Initial configuration options for bike frame structure.

Initial configuration options for bike frame structure.

Drive System: Marc, Alex and Peter are leading the complex design of the drive system from the cranks, through the intermediate drive to the wheel. Oh, yes, and the brakes too  Designing a fast bike means designing a small bike, and the biggest thing we learned the years we’ve been to Battle Mountain was the importance of the clearances around the drive train, the wheel and the pilots legs/feet. Nothing has more than a few milimeters of extra space, which makes for a really fun multi-component design challenge. Below is a schematic of the front hub, showing the integration of the disk wheel with the freewheel, wheel enclosure (wheel well) and axle. Besides the clearances, the most important part of the drive train is the efficiency: the length of chain, alignment of chain, bearings, tensioners, derailleur jockey wheels all have an impact on how much of the pilot’s power makes it to the road!

Schematic diagram of the configuration option for the front hub: a complex piece that integrates a freewheel, cog, and a method of aerodynamically sealing the wheel enclosure.

Schematic diagram of the configuration option for the front hub: a complex piece that integrates a freewheel, cog, and a method of aerodynamically sealing the wheel enclosure.

Wheels and Tires: Trefor and Neil will be taking the lead on anything that rolls. This involves the rolling resistance of the tires as well as the aerodynamics of the wheels themselves. For improved rolling resistance we’ve moved up to 650C tires, which gives less resistance first because of it’s size, but also because it gives us access to all of the best technology that goes into making full size bicycle racing tires. This involves better rubber and high-pressure tubulars. As for the aerodynamics, even though the wheel is hidden inside the bike, it’s still spinning pretty darn fast and creating a lot of its own drag. Much of our efforts will be going into optimizing a wheel enclosure and the wheel disk/spokes to minimize the aerodynamic power loss).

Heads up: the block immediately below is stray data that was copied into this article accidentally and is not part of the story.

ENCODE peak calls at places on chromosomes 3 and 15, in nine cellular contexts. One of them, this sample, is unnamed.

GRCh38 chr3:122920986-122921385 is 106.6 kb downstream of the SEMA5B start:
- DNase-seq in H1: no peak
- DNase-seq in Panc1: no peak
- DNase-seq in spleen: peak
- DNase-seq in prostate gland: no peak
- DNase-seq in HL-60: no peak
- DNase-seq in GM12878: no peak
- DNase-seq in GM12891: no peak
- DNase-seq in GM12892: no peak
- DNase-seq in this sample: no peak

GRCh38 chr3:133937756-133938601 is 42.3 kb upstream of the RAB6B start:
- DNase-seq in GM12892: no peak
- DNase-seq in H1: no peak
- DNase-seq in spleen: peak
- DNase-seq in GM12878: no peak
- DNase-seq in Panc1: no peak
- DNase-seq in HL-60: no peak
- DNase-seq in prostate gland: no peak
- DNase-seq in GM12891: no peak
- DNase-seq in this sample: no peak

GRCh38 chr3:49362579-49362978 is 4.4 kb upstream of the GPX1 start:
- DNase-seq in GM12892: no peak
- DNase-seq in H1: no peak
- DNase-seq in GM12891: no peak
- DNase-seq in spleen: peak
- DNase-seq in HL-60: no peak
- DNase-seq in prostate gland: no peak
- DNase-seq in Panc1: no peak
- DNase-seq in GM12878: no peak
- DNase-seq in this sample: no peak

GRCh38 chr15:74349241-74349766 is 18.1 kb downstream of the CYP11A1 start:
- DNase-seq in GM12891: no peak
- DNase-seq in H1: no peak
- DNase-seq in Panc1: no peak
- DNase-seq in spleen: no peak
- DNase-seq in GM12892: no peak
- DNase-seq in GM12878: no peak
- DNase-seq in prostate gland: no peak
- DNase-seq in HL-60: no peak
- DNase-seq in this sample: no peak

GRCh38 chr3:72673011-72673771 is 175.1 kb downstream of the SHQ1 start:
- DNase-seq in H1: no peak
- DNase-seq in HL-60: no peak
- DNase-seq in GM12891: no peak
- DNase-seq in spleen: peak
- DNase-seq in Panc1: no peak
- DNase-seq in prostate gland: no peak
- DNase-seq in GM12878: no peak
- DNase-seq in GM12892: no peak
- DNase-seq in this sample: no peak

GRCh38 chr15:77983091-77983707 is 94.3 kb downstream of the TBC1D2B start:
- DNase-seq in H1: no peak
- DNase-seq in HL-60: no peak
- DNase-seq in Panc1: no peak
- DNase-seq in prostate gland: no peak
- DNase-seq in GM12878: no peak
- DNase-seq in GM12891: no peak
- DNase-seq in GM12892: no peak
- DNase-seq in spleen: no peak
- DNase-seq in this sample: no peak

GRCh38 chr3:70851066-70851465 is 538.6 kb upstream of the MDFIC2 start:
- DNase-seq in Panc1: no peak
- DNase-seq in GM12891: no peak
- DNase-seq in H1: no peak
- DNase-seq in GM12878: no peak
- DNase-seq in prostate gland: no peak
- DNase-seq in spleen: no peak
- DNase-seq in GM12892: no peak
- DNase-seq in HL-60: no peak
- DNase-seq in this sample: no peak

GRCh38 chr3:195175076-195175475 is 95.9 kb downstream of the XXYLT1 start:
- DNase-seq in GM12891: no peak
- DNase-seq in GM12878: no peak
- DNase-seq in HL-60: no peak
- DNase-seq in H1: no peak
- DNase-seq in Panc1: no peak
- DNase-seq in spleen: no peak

Computational simulations studies using Star CCM+ to determine the drag on various types of wheel designs.

Computational simulations studies using Star CCM+ to determine the drag on various types of wheel designs.

Aerodynamics: Before the start of the summer Todd focused on locking down the aerodynamic shape of the bike. With some help from Trefor’s custom optimization code (more on that later), the bike is designed for an extend laminar boundary layer, which means that the air in the thin layer next to the bike stays nice and smooth (with 5-10 times less drag) for 75% of the length of the bike. Later on in the summer the aero team will be focusing on turning wheel fairings, wheel enclosures and ventilation drag.

Top: Pressure Coefficient. Bottom: Skin Friction Drag. Aerodynamic analysis with SolidWorks Flow Simulation. Road testing from 2013 gave us confidence that we can achieve a laminar boundary layer to the point of minimum pressure (shown in the top picture with the darkest blue colour). Laminar flow isn’t easy to achieve or to simulate, but the picture below shows the difference in skin friction drag between the laminar and turbulent regions (where it jumps from blue to green).

Top: Pressure Coefficient. Bottom: Skin Friction Drag. Aerodynamic analysis with SolidWorks Flow Simulation. Road testing from 2013 gave us confidence that we can achieve a laminar boundary layer to the point of minimum pressure (shown in the top picture with the darkest blue colour). Laminar flow isn’t easy to achieve or to simulate, but the picture below shows the difference in skin friction drag between the laminar and turbulent regions (where it jumps from blue to green).

Vision System: Once again the bike will be driven by camera vision, led by Alex, Aakash and Sean. Further development will go into extending the on-screen displays that Bluenose had to include pilot power, target speed vs. actual speed, distance down course and rpm.

Over the next few months you’ll be hearing from the various sub teams on the status of their design as we go from sketches to CAD models to testing it all out on the road! Stay tuned.